The mental health of tens of millions of young people across the world is being threatened by a global employment crisis that is putting an entire generation at risk, says NGO Plan International Australia on International Youth Day.
More than 70 million young people, aged between 15 and 24, are currently unemployed, according to the International Labour Organisation. Another 200 million youth are working for less than $US2 a day.
With around 90 per cent of youth living in the developing world, it is here the crisis is at its most dangerous.
“We know from our own experience that unemployment and underemployment can have an enormous psychological and emotional impact on youth, at a time when they naturally expect to transition from school to the adult world of employment,” says Plan International CEO Ian Wishart.
“But instead of making that crucial transition, millions of young people are instead finding themselves out of work and that can so often have a devastating effect on their mental and emotional health,” Wishart says.
“The theme of this year’s United Nations International Youth Day is ‘mental health matters’, so it’s the right time to draw attention to one of the greatest threats to the mental health of young people – and that’s unemployment,” he adds.
“And while this crisis is at its most acute in parts of the world where most of our youth live – and that’s in developing countries – young people in developed countries like Australia are not immune from the devastating impacts of unemployment. After all, being young and unemployed hurts no matter where you live.”
“Research has shown us that unemployment and underemployment can have an enormous bearing on the mental health of young people. Put simply, youth who find work when they leave school are less likely to suffer mental problems than those who cannot find jobs.”
“We also see a vicious cycle, in which youth who suffer from problems with their mental health are then less likely to find work. They are less likely to engage with the world around them and they are less likely to learn the critical skills they need to get out of unemployment,” Wishart says.
“The way to address these mental health risks is to empower youth to help them find the work that will allow them to participate in the economic life of the countries in which they live,” he says.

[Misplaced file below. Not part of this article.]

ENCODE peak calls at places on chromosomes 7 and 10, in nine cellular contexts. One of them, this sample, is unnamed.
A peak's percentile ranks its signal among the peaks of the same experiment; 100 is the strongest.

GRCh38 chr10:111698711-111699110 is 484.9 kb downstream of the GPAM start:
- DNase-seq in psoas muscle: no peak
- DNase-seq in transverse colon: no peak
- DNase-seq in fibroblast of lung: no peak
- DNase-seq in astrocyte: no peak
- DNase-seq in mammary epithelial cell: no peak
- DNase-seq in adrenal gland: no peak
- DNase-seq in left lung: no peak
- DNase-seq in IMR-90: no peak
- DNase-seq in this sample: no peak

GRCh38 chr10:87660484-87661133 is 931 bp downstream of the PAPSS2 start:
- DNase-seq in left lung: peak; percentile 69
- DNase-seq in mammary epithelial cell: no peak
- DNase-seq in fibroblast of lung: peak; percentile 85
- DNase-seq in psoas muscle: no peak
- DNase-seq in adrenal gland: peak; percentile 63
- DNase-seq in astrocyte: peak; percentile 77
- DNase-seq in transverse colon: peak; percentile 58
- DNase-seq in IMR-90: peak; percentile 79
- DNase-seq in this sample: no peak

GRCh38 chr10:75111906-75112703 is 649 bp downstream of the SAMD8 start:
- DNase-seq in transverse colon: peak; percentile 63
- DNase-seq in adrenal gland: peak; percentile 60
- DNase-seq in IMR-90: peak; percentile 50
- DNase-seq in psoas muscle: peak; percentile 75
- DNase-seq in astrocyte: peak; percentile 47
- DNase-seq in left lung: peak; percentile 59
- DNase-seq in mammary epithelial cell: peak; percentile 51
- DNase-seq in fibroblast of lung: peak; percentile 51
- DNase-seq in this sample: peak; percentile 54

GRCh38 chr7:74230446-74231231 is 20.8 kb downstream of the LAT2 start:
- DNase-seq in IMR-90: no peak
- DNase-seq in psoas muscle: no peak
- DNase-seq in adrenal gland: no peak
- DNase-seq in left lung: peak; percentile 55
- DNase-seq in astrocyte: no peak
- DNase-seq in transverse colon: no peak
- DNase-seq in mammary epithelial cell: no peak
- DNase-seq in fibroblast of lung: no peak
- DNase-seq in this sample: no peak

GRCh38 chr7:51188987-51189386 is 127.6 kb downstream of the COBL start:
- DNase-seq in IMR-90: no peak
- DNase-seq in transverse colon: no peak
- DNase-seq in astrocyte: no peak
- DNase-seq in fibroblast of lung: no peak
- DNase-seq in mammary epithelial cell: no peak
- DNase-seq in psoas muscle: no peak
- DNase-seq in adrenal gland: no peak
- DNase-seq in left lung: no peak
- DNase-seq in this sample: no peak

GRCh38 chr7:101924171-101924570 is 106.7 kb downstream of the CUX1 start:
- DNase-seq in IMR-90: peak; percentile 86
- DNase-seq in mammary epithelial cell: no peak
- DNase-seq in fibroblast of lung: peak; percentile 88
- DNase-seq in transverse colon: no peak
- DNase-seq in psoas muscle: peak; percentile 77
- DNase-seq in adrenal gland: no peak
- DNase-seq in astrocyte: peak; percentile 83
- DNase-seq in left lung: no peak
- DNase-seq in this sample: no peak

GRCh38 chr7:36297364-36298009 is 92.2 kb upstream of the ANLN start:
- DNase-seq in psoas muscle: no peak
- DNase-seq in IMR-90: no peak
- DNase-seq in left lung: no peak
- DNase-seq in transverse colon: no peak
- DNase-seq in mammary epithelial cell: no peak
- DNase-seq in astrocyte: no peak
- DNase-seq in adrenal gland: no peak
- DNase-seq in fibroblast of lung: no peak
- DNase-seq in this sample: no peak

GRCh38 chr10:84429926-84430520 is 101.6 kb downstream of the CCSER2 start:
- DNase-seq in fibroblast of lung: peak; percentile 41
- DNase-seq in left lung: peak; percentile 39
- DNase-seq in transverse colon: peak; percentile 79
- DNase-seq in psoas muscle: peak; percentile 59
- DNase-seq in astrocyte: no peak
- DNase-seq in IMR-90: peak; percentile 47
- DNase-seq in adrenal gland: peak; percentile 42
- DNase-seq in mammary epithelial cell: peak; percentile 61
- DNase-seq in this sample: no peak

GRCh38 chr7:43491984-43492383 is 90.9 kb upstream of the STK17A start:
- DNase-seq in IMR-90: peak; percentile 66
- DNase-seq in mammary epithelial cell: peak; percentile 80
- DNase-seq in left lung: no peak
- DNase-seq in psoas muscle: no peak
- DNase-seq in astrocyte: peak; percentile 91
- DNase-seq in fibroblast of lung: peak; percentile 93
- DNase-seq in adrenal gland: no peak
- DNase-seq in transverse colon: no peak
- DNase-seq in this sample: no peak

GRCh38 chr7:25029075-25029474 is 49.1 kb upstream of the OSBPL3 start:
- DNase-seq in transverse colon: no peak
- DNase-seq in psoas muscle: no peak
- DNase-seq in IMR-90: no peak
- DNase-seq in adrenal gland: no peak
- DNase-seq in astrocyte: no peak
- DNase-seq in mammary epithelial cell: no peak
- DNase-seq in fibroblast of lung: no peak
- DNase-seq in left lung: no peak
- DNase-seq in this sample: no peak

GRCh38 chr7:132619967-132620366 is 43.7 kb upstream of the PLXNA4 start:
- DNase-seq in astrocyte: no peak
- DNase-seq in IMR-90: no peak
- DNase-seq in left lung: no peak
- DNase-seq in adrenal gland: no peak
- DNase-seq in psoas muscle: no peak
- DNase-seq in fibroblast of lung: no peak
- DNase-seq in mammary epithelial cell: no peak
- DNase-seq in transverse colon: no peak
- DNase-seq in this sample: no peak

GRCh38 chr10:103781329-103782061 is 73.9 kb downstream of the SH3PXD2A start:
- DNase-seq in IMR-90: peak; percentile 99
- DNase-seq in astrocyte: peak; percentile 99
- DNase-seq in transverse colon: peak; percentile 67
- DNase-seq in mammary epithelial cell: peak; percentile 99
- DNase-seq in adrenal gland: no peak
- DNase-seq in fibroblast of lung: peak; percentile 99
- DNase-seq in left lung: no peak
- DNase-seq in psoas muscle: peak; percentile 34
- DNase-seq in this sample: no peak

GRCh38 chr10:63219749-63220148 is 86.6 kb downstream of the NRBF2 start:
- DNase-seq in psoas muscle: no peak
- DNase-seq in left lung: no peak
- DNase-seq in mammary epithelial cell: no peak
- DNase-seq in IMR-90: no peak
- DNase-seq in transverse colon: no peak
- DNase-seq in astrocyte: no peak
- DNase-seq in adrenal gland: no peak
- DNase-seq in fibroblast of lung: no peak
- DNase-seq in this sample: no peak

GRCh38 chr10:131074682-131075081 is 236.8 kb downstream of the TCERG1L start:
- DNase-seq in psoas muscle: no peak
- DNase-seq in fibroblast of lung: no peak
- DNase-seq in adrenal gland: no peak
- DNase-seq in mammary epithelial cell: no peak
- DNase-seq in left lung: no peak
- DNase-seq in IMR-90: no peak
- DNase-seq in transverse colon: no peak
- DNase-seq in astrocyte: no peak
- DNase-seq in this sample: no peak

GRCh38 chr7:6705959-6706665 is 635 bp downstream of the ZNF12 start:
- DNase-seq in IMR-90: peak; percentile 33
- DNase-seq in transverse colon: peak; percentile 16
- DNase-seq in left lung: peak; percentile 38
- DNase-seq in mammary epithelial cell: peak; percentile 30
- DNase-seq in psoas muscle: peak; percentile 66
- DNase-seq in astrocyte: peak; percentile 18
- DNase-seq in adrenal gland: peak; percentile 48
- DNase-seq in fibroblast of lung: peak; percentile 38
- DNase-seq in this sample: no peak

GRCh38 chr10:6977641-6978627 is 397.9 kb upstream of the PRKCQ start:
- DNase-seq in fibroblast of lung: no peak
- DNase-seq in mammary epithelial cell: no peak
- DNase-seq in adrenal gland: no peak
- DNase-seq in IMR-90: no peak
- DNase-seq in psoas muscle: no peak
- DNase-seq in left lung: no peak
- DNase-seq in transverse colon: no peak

“It is not always the case that work does not exist. In many cases, the problem is that young people leave school without the skills they need to find the work that is available. So they need support and training to gain technical/vocational skills.
“They also need assistance to find employment opportunities. And young people – and employers – need to know their rights and responsibilities, to ensure that youth are not exploited on the job.”
“A great example is some of the work Plan does in our own region, in Timor-Leste. In partnership with the Australian government, we provide crucial and valuable vocational training courses to help young people gain the skills they need to find work in a country in which labour force participation is just 22 per cent.”
“Young people like Lenia, who is 20 years old, could not find work without essential skills. After six months of hospitality training (supported by Plan), Lenia now works in a restaurant in Dili, and is earning enough to provide for herself and her family, and to save to go to university.”
“Hers is not just an inspiring story, it’s a great example of how the right training can give young people the skills they need to work – and of course that, in turn, contributes to the economies of the countries in the developing world who need that contribution the most.”
Plan is one of the oldest and largest children's development organisations in the world, founded 75 years ago, working in 50 developing countries across Africa, Asia and the Americas and supported by 21 donor countries. Plan is independent, with no religious or political affiliations.
Media contact: Adam Cathro, Plan International Australia, Media Relations Manager, 0488 202 945